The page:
The artist, who uses public spaces for his often-provocative murals, posted images that he said were of art he created in the Gaza Strip, along with a two-minute video of life in the Palestinian territory, titled "Make this the year YOU discover a new destination."

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The Two-Way
2:57 pm
Thu February 26, 2015

Saudi Man Convicted Of Conspiracy In 1998 U.S. Embassy Bombings

Khalid al-Fawwaz, a Saudi man who the U.S. says was Osama bin Laden's top lieutenant in Britain, has been convicted on all four conspiracy charges tied to the 1998 bombings of U.S. embassies in Kenya and Tanzania.

The AP reports that Al-Fawwaz's trial started a month ago in a fortified courthouse in New York. The trial focused on al-Qaida's early days. The AP adds:

"Al-Fawwaz stood expressionless as the verdict was read, pursing his lips briefly. He could face life in prison.

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NPR Story
2:55 pm
Thu February 26, 2015

FCC Overrides State Laws Blocking City-Owned Broadband Service

"Greenlight" high speed internet service is provided by the City of Wilson, N.C. (Leoneda Inge/WUNC)

The Federal Communications Commission today voted to override state laws blocking city-owned broadband companies from expanding and competing with commercial Internet providers.

At the center of this debate are communities like Wilson, North Carolina. The city, about 50 miles east of Raleigh, built its own broadband network before the state legislature prohibited cities from competing with private broadband providers.

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NPR Story
2:55 pm
Thu February 26, 2015

Why Are Prices Falling As Wages Nudge Higher?

Saul Trana stands in the check-out line as he shops at a Walmart store on February 19, 2015 in Miami, Florida. The Walmart company announced Thursday that it will raise the wages of its store employees to $10 per hour by next February, bringing pay hikes to an estimated 500,000 workers. (Joe Raedle/Getty Images)

Originally published on Thu February 26, 2015 7:28 pm

The Labor Department today reported that the Consumer Price Index, which measures how much Americans pay for various goods and services, fell in January from a year earlier, the first annual drop in five years. This comes as the economy is improving and wages are slowly growing. NPR’s Marilyn Geewax joins Here & Now’s to explain what’s happening.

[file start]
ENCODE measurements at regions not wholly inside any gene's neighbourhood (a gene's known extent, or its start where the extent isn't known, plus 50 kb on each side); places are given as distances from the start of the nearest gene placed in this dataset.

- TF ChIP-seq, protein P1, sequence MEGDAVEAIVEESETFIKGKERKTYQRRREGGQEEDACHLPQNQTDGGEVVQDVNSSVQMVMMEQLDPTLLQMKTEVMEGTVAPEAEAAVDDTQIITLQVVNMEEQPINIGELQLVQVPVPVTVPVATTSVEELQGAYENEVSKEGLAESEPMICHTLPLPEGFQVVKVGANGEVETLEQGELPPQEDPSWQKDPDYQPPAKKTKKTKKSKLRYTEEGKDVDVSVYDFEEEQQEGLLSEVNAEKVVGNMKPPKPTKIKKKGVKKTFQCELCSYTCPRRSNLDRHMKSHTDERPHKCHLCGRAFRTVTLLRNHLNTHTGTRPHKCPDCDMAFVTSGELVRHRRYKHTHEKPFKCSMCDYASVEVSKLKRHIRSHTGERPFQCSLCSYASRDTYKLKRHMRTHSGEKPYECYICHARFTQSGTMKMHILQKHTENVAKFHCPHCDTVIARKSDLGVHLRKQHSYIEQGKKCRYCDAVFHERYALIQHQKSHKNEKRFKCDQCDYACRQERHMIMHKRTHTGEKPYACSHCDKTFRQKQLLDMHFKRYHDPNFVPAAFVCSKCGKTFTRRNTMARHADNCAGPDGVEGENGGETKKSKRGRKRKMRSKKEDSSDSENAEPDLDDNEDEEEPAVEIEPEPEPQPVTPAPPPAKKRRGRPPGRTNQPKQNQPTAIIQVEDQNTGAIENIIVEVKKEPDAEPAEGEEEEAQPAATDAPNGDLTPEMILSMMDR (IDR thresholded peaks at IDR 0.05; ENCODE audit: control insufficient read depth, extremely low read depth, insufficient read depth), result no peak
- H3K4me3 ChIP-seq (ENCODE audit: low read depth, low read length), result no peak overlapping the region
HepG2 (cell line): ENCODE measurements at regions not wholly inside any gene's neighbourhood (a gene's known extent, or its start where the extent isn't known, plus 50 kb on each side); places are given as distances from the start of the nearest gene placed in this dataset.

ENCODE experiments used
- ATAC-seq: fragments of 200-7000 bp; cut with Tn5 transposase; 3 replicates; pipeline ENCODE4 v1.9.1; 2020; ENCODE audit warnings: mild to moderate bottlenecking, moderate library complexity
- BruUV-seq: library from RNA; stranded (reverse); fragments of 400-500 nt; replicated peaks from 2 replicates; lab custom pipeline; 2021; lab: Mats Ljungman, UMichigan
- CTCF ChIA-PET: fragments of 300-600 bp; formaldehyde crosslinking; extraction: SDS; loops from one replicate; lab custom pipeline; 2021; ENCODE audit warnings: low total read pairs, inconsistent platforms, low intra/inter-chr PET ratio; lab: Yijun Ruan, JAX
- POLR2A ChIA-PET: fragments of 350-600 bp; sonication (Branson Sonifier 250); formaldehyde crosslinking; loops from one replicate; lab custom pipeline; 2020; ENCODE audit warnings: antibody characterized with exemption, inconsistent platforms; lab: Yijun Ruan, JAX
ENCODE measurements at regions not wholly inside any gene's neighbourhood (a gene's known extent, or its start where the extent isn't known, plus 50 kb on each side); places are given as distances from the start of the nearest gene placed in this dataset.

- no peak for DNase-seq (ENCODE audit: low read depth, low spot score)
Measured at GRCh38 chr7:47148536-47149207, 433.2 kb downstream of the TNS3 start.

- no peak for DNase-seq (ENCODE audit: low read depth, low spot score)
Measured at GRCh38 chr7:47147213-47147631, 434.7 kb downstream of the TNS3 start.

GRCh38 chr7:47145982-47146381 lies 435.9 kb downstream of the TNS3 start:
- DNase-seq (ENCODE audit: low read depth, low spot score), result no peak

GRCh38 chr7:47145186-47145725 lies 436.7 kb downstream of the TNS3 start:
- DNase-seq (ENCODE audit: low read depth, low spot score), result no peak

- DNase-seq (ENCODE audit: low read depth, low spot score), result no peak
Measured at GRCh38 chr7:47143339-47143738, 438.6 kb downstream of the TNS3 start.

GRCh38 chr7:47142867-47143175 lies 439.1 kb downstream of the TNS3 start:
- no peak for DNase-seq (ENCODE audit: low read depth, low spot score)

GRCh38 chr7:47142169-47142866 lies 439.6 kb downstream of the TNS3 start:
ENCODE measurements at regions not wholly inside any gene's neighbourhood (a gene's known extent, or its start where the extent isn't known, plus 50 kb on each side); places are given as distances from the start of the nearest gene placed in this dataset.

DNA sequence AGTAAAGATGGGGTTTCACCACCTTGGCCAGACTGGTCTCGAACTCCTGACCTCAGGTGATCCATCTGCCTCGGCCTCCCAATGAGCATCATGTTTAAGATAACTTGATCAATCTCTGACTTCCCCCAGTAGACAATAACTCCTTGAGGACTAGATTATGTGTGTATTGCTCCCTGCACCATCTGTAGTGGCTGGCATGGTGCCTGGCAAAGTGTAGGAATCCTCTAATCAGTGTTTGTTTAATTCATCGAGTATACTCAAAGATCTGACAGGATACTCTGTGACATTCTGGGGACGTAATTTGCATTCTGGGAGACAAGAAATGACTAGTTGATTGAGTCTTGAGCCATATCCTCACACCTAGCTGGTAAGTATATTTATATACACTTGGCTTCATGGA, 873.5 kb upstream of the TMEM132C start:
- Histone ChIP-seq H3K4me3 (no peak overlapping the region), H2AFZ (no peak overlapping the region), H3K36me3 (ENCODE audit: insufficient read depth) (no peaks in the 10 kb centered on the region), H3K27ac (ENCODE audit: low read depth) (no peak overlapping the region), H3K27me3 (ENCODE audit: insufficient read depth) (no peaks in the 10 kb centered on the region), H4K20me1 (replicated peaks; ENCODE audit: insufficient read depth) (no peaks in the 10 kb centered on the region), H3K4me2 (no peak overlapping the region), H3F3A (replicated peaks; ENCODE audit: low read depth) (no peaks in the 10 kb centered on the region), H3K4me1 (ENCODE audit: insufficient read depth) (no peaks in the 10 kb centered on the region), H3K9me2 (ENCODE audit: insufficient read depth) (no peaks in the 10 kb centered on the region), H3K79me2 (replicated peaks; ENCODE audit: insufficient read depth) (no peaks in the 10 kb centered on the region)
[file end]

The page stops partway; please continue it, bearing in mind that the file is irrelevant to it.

Guest

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NPR Story
2:55 pm
Thu February 26, 2015

Girls Basketball Teams Suspended For Trying To Lose

The Riverdale High School and Smyrna High School girls basketball teams were suspended for both trying to lose the game on Feb. 21. (Screenshot from a video tweeted by Trevor Goodson @CousinTrevvv)

Two Tennessee high school girls basketball teams made news this week after playing so badly as to tip off the referee and the Tennessee Secondary School Athletic Association that they were playing to lose. Here & Now sports analyst Mike Pesca joins host Meghna Chakrabarti with details.

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NPR Story
2:55 pm
Thu February 26, 2015

Country Star Jennifer Nettles Hits The Broadway Stage In 'Chicago'

Jennifer Nettles behind the scenes of her photo shoot for her Broadway debut as Roxie Hart In 'Chicago' on December 10, 2014, in New York City. (Jenny Anderson/Getty Images)

Originally published on Thu February 26, 2015 9:08 pm

The name on everybody’s lips is going to be Jennifer Nettles, as she stars in the Broadway musical “Chicago.”

Nettles, who is best known for the Grammy-winning country duo Sugarland, is playing the role of Roxie Hart, a murderess awaiting trial in 1920s jazz-age Chicago.

Here & Now’s Robin Young speaks with the country star about her debut and the challenges of going from singer to Broadway actor.

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NPR Story
2:55 pm
Thu February 26, 2015

House Republicans Face Decision: Fund DHS Or Stand Firm On Immigration

Speaker of the House John Boehner (R-OH) holds his weekly news conference at the U.S. Capitol Visitors Center February 26, 2015 in Washington, D.C. With less than two days to go before the Department of Homeland Security shutdown, Boehner said that it is still up to the Senate to pass legislation to fund the Department of Homeland Security, adding 'We passed a bill to fund the department six weeks ago. Six weeks ago.' (Chip Somodevilla/Getty Images)

The Department of Homeland Security could run out of money by this Friday, Feb. 27, if the House and the Senate don’t vote for a funding extension before then.

The Senate has made noises like it has reached a deal; Democrats say they’ll vote for a Republican plan to vote separately on the Homeland Security funding and the president’s executive actions on immigration.

The Republican-controlled House has already passed a bill tying the two together. So will the House compromise and vote on a bill that matches up with the Senate?

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NPR Story
2:55 pm
Thu February 26, 2015

How The Fight Over DHS Funding And Immigration Is Playing Among Latinos

Dian Alarcon, originally from Colombia, stands with others during a press conference to protest the district court judge in Brownsville, Texas, who issued a preliminary injunction that temporarily blocks the implementation process of President Barack Obama's Executive Action on immigration on February 17, 2015 in Miami, Florida. (Joe Raedle/Getty Images)